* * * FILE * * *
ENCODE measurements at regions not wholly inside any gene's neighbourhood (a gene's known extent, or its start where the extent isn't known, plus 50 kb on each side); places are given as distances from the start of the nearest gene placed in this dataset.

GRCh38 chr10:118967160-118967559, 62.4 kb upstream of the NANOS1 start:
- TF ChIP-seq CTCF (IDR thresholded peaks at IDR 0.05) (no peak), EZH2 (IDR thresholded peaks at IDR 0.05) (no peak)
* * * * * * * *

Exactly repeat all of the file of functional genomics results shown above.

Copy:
ENCODE measurements at regions not wholly inside any gene's neighbourhood (a gene's known extent, or its start where the extent isn't known, plus 50 kb on each side); places are given as distances from the start of the nearest gene placed in this dataset.

GRCh38 chr10:118967160-118967559, 62.4 kb upstream of the NANOS1 start:
- TF ChIP-seq CTCF (IDR thresholded peaks at IDR 0.05) (no peak), EZH2 (IDR thresholded peaks at IDR 0.05) (no peak)